Millions of pounds of British aid has been handed to a chain of private schools in Africa where teachers read out scripted lessons from tablet computers.
MPs on the international development committee are demanding that officials examine whether investing large sums in Bridge International Academies was a good use of taxpayers’ money.
The firm, which MPs branded a ‘contentious partner’, has opened hundreds of schools in Kenya, Uganda, Nigeria and Liberia, attended by around 100,000 fee-paying pupils.
Aid given to Bridge International Academies to open private schools in Africa has come under scrutiny amid concerns over the quality of teaching
Teachers read scripted lessons from tablets that are also used to record student attendance and test results.
Critics have questioned the quality of schooling and issued warnings about the use of unqualified staff.
The Department for International Development’s private investment arm CDC put £4.5million into BIA in 2014, while the World’s Bank’s International Finance Corporation, in which the UK holds shares, invested £7.6million.
DfID has also invested £11.3million in Ventures, a venture capital fund that has invested in BIA, and provided grant funding of £3.45million to BIA in Nigeria.
MPs who inspected the chain’s schools in Nigeria, Kenya and Uganda said: ‘It was clear from our visits that there was certainly a demand for Bridge schools from parents who could afford to pay.’
But they warned the quality of teaching was ‘variable’ and ‘notably poor’ in the Ugandan school visited.
In a report, the MPs said: ‘DfID should take further steps to satisfy itself that the model of educational provision offered by Bridge International Academies offers an effective educational return on the ODA [overseas development assistance] committed to it.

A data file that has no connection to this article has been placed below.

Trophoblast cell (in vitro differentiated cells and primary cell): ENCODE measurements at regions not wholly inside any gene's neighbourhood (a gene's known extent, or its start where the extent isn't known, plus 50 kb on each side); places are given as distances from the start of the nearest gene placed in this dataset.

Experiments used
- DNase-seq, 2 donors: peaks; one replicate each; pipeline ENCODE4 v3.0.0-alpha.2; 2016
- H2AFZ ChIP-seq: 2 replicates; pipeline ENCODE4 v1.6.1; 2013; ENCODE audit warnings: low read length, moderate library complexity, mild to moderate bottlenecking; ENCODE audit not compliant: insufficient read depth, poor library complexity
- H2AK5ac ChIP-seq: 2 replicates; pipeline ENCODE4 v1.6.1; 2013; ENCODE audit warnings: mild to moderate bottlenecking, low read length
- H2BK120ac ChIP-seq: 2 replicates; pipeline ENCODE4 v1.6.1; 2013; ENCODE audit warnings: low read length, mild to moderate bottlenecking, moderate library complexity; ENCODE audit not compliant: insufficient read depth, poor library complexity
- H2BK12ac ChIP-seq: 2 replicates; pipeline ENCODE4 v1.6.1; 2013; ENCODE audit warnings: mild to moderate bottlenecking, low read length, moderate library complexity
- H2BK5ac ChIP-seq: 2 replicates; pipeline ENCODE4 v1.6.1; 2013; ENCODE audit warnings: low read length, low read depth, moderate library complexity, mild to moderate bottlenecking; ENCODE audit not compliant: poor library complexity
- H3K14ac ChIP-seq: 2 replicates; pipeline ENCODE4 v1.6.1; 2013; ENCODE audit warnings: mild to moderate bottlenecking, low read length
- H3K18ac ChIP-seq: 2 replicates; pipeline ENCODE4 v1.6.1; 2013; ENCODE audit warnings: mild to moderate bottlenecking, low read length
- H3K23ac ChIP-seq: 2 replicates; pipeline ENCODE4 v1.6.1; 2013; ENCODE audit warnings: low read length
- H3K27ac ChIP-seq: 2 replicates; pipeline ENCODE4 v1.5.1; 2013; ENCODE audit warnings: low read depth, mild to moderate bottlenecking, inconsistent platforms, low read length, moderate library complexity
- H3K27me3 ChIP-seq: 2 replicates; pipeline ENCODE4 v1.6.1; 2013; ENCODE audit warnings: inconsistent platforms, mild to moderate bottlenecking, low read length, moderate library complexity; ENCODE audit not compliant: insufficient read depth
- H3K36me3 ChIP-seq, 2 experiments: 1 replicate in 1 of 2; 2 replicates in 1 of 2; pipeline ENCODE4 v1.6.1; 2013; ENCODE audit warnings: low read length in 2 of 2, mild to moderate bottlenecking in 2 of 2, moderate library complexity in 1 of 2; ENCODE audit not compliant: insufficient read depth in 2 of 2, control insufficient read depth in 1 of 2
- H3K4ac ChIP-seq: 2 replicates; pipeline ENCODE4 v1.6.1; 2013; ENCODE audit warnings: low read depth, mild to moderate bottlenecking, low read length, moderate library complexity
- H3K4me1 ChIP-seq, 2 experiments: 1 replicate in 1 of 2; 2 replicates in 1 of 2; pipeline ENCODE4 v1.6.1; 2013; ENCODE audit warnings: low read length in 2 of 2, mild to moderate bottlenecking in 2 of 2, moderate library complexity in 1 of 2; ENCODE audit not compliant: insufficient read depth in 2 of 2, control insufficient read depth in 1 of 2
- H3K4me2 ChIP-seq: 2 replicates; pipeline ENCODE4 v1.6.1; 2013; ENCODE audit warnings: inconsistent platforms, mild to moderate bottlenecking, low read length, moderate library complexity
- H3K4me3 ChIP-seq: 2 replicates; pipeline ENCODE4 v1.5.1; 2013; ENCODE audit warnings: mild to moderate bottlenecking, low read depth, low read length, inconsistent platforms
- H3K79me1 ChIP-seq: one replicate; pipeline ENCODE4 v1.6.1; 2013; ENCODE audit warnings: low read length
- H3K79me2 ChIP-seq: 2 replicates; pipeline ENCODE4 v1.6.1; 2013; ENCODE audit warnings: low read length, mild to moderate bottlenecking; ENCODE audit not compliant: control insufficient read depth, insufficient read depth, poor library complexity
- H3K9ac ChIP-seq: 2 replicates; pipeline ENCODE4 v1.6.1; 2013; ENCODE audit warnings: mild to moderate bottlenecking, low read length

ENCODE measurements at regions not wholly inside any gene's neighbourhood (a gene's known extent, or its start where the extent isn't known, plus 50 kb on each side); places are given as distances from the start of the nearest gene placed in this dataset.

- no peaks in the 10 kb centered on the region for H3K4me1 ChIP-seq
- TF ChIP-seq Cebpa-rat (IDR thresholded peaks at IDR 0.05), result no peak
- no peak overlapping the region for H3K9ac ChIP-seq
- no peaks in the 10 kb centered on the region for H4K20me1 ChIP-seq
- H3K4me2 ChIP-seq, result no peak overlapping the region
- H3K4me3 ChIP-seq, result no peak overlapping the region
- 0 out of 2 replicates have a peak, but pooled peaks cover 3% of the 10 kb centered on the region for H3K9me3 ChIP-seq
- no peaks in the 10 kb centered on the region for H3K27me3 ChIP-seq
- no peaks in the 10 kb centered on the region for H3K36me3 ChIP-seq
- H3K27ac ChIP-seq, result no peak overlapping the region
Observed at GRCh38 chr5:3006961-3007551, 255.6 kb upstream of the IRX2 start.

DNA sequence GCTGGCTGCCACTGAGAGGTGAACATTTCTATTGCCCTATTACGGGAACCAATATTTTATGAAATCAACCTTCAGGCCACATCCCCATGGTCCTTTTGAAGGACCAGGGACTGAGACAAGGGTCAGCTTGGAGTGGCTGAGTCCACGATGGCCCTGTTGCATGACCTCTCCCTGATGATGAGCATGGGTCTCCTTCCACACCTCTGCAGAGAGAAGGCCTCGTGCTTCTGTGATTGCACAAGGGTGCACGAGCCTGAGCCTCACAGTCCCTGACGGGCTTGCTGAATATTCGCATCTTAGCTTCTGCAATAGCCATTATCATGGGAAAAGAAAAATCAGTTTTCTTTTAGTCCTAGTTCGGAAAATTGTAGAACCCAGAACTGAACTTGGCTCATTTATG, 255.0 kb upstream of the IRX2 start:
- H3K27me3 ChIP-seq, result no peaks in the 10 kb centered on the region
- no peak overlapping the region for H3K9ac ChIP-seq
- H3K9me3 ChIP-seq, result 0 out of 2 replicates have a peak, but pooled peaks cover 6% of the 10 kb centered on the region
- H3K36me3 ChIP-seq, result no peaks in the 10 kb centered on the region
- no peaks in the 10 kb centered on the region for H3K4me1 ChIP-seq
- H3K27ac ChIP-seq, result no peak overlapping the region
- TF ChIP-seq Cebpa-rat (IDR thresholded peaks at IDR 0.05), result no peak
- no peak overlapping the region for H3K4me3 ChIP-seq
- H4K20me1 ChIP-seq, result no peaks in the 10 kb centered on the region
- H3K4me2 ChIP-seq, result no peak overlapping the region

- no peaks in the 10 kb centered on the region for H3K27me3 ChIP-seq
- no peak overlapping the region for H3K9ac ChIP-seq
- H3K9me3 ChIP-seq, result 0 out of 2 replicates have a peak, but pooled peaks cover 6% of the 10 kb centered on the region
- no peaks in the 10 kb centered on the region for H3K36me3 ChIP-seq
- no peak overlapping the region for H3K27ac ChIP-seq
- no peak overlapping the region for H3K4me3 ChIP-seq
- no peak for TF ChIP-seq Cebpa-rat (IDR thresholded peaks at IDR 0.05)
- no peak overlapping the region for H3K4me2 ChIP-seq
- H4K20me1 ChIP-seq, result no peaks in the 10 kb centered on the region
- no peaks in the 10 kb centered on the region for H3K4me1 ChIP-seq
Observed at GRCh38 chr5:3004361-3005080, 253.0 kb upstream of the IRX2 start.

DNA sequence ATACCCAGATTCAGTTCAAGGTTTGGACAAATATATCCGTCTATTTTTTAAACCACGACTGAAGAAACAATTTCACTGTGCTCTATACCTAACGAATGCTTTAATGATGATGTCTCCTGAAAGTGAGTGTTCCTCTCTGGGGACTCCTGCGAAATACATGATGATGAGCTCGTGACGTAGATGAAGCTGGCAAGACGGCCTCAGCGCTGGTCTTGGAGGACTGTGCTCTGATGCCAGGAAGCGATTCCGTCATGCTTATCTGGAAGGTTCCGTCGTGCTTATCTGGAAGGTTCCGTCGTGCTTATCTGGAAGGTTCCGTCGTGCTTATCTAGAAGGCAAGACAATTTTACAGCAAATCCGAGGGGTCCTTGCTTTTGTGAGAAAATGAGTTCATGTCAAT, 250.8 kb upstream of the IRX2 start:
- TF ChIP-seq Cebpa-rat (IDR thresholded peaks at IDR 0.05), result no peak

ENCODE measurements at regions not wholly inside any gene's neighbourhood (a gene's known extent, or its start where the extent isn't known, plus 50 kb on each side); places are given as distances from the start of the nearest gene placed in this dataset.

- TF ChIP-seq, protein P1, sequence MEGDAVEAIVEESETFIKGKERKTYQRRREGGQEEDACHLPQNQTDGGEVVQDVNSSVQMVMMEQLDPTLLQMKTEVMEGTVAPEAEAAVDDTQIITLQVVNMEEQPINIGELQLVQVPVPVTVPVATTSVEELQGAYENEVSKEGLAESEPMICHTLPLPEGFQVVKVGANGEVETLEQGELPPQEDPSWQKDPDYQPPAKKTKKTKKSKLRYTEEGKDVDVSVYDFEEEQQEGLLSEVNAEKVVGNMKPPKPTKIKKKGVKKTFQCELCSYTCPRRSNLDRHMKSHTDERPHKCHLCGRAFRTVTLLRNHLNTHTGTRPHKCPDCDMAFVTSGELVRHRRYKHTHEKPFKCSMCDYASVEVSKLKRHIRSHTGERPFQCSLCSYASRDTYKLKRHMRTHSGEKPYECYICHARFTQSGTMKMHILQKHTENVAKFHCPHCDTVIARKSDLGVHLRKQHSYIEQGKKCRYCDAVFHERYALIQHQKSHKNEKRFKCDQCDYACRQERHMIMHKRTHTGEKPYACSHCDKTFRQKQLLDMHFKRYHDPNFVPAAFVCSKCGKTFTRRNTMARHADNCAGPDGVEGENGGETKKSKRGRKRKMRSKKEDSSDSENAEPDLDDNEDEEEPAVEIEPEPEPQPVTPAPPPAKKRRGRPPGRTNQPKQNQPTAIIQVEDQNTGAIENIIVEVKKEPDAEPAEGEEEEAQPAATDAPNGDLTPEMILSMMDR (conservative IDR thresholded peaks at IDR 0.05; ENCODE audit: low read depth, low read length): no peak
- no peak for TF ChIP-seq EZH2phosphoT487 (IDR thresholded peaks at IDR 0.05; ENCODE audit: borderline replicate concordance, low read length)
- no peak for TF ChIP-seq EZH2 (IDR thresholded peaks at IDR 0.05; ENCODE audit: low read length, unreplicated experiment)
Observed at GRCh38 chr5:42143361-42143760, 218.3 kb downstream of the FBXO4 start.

The company has been criticised for providing low-quality schooling to impoverished communities after several of its institutions in Uganda and Kenya were shuttered
‘This should include assessment of whether the model is sustainable, cost-effective and scalable but also whether it could be modified or adapted to improve outcomes.’
Uganda’s high court ordered the closure of the chain’s 63 schools in the country last November for providing unsanitary learning conditions and using unqualified teachers.
In February, a court in Kenya upheld a decision to close ten schools there for not meeting basic educational standards.
Between 2012 and 2015, the UK spent an average of £966million a year of the aid budget on education.
The committee of MPs said this should be significantly increased. Around 5 per cent of the cash was spent on private schools.
A spokesman for BIA said: ‘It is absolutely right that we partner with governments to help them quickly improve education access and quality for some of the most marginalised children in the world.’
A DfID spokesman said: ‘As this report recognises, the UK is giving millions of children in the poorest and most fragile countries the vital education they need to get jobs and have a brighter future.
‘Many of the world’s poorest countries rely on privately run schools to provide education where state provision is failing. Without privately run school millions of children would be denied an education.’